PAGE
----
Publication: Monitor Volume: 8 Issue: 67

Radio Liberty, the U.S. government-funded radio station, began broadcasting in three North Caucasus languages, Chechen, Avar and Circassian, on April 3. In late February, the station’s parent company, Radio Free Europe/Radio Liberty, decided to delay the broadcasts for about a month at the request of the U.S. State Department (see the Monitor, March 1).

The first broadcast in Chechen this week included the reading of excerpts from an article by Anna Politkovskaya, correspondent for the biweekly newspaper Novaya Gazeta, about alleged human rights abuses committed by Russian forces during an antiguerrilla sweep in the Chechen town of Starye Atagi this past January. This, not surprisingly, brought a sharp rebuke from Sergei Yastrzhembsky, President Vladimir Putin’s spokesman on issues related to Chechnya. Yastrzhembsky rhetorically asked why the broadcast did not cover the order recently given by Lieutenant General Vladimir Moltenskoi, commander of the Russian forces in Chechnya, which put antiguerrilla special operations under his direct control and set out guidelines that the forces carrying them out must follow, which are aimed at increasing oversight and accountability. “The issue–the action of servicemen [in Chechnya]–was shown from one side only, through the prism of the well-known position of Novaya Gazeta journalist Anna Politkovskaya,” Yastrzhembsky said (, April 4). Yastrzhembsky was quoted elsewhere as saying that the “pessimistic prognoses” concerning the new Radio Liberty broadcasts were “beginning to come true.” He was apparently not alone in this view: the Interfax news agency quoted Yabloko leader Grigory Yavlinsky as saying that Radio Liberty’s decision to broadcast in Chechen demonstrated “the tactlessness typical of American politicians.”

RFE/RL spokeswoman Sonia Winter, meanwhile, urged the Russian government not to pass judgment on the basis of one broadcast and to “continue listening” before making up its mind (Associated Press, April 4). Winter noted that the Russian government had judged Radio Liberty’s new broadcasts “ahead of time,” and it is indeed true that while Yastrzhembsky had earlier said he would follow the broadcasts closely and only afterwards pass judgment, the Russian side protested them before they began. On Tuesday (April 2), the Russian Foreign Ministry in Moscow summoned a senior U.S. diplomat, who was handed a note warning that the start of “propaganda broadcasts” to a region that includes Chechnya, “where active measures to combat extremism and religious fanaticism are being carried out as part of an antiterrorist operation, may complicate the efforts of the federal authorities to stabilize the situation in that region.” The start of such broadcasts, the note continued, “is incompatible with the common fight against terrorism, with the spirit of the partnership that is forming between Russia and the United States.”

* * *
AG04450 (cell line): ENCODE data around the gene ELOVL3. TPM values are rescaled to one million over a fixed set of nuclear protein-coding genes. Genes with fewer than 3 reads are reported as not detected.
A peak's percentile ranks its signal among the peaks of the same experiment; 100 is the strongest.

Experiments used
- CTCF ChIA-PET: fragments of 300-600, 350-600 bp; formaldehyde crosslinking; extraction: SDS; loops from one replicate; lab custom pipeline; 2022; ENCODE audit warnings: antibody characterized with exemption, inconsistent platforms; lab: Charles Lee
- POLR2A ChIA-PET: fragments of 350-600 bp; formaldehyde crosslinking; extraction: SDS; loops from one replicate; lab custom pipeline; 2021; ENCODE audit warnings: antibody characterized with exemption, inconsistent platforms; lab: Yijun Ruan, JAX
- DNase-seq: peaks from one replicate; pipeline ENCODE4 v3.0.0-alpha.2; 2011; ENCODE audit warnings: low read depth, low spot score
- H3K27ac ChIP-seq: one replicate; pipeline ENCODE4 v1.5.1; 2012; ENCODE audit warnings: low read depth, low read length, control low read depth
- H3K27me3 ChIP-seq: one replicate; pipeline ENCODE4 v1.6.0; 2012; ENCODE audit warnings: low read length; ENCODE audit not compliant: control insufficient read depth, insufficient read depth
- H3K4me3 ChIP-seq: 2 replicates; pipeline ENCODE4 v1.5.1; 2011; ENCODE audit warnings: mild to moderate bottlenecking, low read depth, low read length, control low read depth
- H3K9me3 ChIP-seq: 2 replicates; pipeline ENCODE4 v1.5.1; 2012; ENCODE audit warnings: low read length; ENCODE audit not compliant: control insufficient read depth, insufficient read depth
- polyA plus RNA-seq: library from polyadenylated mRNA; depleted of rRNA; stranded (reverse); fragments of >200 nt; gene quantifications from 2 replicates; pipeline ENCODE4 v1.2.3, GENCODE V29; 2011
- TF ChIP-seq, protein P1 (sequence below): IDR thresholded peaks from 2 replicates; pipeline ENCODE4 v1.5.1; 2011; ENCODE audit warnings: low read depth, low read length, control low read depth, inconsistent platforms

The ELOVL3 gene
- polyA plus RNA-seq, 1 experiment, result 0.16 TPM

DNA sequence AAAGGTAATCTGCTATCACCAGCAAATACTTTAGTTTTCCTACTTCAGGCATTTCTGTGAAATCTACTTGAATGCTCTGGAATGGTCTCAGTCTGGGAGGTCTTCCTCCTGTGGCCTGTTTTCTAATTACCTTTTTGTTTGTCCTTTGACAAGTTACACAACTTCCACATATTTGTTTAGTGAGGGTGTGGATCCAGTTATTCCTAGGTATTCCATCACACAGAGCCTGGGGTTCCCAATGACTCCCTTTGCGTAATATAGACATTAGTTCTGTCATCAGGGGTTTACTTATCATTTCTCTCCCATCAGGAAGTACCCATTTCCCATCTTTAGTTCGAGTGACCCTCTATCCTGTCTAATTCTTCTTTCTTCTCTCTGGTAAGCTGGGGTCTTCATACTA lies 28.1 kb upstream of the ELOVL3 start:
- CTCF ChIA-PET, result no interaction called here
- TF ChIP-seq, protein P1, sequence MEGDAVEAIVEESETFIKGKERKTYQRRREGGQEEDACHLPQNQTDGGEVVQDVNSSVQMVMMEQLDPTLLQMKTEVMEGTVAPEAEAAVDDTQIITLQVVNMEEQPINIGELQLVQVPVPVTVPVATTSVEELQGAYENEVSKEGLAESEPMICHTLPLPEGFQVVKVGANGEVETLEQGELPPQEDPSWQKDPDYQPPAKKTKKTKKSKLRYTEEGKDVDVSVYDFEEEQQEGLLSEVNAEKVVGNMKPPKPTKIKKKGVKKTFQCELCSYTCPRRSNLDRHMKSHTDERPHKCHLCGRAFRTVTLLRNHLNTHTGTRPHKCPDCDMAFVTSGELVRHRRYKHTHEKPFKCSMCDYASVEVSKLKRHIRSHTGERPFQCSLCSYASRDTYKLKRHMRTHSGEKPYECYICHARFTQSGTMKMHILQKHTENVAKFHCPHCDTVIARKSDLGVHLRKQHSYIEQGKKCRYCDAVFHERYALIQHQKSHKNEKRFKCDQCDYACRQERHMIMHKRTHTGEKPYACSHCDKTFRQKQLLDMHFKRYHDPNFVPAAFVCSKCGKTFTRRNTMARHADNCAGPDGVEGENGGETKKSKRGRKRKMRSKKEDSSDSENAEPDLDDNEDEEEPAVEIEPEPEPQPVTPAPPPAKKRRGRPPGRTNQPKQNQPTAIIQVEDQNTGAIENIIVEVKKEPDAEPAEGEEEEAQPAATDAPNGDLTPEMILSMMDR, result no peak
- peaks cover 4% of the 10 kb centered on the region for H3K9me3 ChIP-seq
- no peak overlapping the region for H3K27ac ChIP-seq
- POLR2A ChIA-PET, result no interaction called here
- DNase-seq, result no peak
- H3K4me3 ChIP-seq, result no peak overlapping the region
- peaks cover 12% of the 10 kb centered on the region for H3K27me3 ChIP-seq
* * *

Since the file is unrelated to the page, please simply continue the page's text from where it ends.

Meanwhile, Aleksei Volin, deputy chief of the Russian government’s apparatus, warned that the start of Radio Liberty’s Chechen-language broadcasts could have an adverse effect not only on Russia, but also on the United States, because the station’s owners will have little control over the broadcasts. “Broadcasting in the Chechen language will be carried out by representatives of radical Chechen groups. One has to consider that there aren’t people in the United States who know the Chechen language,” Volin claimed, adding that radical Chechen groups may use the broadcasts for their own propaganda purposes. “The start of broadcasting in the Chechen language can be seen as a step not aimed at stabilizing the situation in the North Caucasus and fraught with the possible spread of extremism not only in Russia, but to other countries, as a result of contacts between Chechen terrorists and international terrorist organizations,” Volin said (, Interfax, Reuters, March 2).

It is worth recalling that back in January, Yastrzhembsky noted that Radio Liberty was licensed by the Press Ministry to broadcast in Russia, adding that were the station to violate the law, legal measures might be taken against its “representation in Russia”–an apparent reference to its Moscow bureau. “The first measure is a warning,” Yastrzhembsky noted at the time. “After a second violation–the withdrawal of its license to broadcast in Russia and the closing of its bureau. We have no means other than legal ones.” Yastrzhembsky was apparently referring to Russia’s antiterrorism law, according to which a court can order the withdrawal of a broadcasting outlet’s license if it has received more than two warnings for interviewing or quoting “terrorists.” These would apparently include Aslan Maskhadov and other Chechen rebel leaders, who have frequently been interviewed on Radio Liberty (, January 28; see the Monitor, January 28).